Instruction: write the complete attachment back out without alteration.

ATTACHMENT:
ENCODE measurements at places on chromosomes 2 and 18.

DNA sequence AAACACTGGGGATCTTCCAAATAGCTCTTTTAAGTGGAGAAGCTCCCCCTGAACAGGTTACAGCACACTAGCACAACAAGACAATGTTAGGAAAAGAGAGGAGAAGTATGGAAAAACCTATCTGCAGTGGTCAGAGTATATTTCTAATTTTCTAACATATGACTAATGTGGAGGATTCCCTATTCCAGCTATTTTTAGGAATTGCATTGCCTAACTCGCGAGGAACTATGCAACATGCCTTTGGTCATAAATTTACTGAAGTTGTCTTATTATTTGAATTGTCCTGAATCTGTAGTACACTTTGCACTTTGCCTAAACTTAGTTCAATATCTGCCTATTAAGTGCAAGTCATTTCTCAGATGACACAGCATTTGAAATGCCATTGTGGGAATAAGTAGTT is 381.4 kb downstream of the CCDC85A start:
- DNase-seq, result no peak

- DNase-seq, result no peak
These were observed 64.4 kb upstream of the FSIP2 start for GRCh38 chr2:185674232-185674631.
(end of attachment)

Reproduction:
ENCODE measurements at places on chromosomes 2 and 18.

DNA sequence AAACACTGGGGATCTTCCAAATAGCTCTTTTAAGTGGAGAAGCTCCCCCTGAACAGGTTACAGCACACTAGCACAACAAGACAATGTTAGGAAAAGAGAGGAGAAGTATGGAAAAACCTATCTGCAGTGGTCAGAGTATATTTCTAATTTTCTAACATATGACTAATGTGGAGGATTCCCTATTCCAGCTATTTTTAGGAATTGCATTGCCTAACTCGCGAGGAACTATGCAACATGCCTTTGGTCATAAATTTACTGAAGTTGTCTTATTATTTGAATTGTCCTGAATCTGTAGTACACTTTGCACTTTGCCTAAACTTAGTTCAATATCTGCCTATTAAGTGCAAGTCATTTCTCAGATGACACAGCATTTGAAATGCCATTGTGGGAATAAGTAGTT is 381.4 kb downstream of the CCDC85A start:
- DNase-seq, result no peak

- DNase-seq, result no peak
These were observed 64.4 kb upstream of the FSIP2 start for GRCh38 chr2:185674232-185674631.